The role of the histopathologist is now changing. Previously, observing cells and tissues microscopically and identifying the features that characterise malignancy or other disease processes was sufficient to make a diagnosis.
However, we now know that this is not the case and the ability to look inside the individual cells at the genetic material, constituents and proteins etc. has enabled us to make a much more accurate diagnosis helping us to understand more about what causes the disease or cancer and potentially how we can treat it.
This has resulted in some significant changes to clinical practice and diagnostic pathways. This is the era of ‘molecular pathology’ and it is the histopathologist who is leading these changes and ensuring that they now feature within clinical practice.
Molecular pathology is a very useful tool that can help you to provide a diagnosis for a case where the histopathology is actually very challenging. We are also faced with the frequent occurrence where cancers can look very similar to each other microscopically but genetically they are very different and therefore require very different treatments; molecular pathology can help identify this differentiation.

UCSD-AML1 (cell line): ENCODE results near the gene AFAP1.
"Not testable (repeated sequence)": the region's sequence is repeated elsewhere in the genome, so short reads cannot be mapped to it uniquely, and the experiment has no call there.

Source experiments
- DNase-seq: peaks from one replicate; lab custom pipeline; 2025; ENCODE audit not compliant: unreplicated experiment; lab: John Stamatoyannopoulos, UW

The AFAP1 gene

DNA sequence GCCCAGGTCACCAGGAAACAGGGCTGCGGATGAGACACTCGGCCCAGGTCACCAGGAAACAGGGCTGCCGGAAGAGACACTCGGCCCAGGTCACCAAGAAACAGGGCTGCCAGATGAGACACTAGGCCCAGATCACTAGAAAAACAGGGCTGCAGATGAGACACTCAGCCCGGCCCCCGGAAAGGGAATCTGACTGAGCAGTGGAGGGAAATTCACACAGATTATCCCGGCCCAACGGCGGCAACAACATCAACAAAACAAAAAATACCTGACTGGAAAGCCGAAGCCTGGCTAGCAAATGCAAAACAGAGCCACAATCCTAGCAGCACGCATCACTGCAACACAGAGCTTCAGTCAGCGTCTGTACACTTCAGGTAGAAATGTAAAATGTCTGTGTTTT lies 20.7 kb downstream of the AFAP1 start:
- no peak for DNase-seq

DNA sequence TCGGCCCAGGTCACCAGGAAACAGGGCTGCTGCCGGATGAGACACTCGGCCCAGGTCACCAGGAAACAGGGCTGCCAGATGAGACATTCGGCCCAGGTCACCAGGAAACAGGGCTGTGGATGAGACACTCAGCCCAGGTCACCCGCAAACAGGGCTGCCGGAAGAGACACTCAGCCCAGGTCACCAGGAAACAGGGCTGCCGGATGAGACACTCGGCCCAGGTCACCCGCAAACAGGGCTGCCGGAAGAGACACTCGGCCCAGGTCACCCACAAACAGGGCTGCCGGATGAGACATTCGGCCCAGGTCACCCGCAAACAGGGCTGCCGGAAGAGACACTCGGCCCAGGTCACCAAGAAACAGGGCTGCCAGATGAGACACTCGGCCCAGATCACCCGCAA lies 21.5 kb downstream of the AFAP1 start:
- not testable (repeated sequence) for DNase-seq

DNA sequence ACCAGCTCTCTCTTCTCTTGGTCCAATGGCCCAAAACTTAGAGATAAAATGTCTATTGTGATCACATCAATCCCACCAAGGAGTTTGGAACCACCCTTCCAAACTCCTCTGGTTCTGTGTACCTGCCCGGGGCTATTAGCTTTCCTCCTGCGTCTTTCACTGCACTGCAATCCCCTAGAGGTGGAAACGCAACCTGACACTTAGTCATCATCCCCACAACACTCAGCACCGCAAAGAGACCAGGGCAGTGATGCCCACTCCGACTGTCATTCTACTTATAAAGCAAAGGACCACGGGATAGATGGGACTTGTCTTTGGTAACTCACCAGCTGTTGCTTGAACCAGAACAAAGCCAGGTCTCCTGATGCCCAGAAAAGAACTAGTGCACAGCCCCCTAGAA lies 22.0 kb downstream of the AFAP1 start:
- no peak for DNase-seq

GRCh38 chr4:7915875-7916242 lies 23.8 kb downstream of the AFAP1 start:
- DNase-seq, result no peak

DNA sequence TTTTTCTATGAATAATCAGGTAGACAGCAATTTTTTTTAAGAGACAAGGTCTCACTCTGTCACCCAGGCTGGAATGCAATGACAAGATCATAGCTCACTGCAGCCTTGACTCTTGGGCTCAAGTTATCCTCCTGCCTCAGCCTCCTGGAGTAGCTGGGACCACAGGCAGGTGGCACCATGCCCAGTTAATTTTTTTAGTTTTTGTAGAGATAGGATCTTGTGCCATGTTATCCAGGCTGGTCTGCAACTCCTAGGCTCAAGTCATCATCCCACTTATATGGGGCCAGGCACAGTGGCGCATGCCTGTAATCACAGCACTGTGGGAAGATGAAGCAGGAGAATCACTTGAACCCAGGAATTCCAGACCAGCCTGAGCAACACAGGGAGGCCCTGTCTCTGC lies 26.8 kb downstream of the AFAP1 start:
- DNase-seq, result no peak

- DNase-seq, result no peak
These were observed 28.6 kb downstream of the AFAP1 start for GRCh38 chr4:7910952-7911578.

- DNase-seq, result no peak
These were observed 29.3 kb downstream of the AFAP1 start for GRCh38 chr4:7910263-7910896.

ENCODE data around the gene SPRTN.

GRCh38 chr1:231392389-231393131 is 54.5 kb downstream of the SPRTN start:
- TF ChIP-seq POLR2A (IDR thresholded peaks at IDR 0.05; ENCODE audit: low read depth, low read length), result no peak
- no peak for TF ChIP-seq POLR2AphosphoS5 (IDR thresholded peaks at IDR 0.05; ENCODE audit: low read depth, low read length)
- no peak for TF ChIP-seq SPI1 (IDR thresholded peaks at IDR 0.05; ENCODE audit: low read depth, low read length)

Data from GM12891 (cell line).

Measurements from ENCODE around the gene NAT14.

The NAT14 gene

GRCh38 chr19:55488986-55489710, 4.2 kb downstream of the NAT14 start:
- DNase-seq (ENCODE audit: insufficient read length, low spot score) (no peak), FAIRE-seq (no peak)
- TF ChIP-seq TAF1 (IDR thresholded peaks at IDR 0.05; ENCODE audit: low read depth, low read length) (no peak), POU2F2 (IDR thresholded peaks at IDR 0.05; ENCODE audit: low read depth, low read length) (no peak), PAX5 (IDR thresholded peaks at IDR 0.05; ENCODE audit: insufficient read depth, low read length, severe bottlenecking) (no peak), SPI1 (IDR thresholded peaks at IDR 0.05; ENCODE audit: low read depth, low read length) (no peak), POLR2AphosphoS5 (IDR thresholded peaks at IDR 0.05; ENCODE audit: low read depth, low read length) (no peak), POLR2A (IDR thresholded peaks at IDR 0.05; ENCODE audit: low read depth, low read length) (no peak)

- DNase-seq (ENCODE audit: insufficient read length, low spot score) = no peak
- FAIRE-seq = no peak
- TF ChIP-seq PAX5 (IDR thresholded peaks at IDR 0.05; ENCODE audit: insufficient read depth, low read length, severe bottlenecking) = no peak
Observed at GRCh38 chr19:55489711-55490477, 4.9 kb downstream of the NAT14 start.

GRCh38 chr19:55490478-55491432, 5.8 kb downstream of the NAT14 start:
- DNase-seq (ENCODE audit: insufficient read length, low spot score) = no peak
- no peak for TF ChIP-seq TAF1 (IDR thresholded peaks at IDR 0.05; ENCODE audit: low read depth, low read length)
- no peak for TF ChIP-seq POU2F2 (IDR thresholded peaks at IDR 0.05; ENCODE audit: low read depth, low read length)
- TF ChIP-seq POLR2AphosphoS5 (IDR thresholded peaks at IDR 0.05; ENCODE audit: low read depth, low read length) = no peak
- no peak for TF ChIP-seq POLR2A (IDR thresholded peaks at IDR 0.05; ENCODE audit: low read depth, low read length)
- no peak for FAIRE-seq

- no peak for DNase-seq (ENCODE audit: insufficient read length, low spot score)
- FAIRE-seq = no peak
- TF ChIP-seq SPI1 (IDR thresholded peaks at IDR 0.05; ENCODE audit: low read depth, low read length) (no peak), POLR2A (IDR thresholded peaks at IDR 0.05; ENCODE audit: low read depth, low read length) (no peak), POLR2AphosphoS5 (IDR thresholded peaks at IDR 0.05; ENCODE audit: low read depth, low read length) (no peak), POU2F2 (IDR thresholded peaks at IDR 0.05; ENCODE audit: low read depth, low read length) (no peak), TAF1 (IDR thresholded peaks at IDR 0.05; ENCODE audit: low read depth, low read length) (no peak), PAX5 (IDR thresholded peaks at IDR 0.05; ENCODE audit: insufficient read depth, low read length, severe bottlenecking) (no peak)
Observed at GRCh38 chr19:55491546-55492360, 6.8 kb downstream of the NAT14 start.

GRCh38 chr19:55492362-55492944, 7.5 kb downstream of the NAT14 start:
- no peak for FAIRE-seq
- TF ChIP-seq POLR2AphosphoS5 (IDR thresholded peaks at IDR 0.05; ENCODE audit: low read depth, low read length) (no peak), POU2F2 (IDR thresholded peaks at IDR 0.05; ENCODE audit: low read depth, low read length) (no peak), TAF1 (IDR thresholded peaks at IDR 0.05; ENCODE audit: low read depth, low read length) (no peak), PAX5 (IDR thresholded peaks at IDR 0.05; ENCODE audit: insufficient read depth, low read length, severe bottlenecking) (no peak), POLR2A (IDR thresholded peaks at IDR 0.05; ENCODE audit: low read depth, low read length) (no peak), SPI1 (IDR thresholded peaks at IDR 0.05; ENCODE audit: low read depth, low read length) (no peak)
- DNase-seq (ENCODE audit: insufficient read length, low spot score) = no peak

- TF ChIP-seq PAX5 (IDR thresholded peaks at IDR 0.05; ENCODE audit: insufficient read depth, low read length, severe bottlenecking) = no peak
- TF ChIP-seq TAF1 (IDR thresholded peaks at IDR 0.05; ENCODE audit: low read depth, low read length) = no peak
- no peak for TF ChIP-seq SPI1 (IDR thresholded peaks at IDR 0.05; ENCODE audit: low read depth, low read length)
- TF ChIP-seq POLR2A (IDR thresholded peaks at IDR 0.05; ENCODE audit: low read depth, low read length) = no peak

There are dozens of different molecular tests that are available for the histopathologist to use; these include different sequencing methods (whole genome, whole exome, targeted panel sequencing, RNA sequencing etc.), fluorescence in situ hybridisation (FISH), mass spectrometry and immunofluorescence to name a few. You also may be asked to assess tumour samples for the percentage of tumour cells and the level of cellularity – these two factors can make a big difference to the accuracy of the molecular results.
Molecular pathology now features as a prominent part of the training pathway for histopathologists and also features within the examinations. If you become a histopathology trainee you will be expected to engage with molecular pathology from the beginning; many cases will now have associated molecular test reports to interpret and getting to grips with these at an early stage to give you lots of experience is recommended. Also, make sure you can spend some time in a molecular lab to learn more about how the techniques are performed and utilised. It is a fascinating field!
The important message is that molecular pathology is not replacing histopathology. The histological review and interpretation of a case remains an essential part of the diagnostic pathway and it would not be possible without it. However, molecular pathology is another tool in the histopathologist’s toolbox to help bring all the jigsaw pieces together to make an accurate diagnosis for a patient and ensure they start on the correct treatment pathway. Look out for the BDIAP Molecular Pathology Study Day – an opportunity to learn more about the different tests and how to interpret the results for all the major histopathology specialties.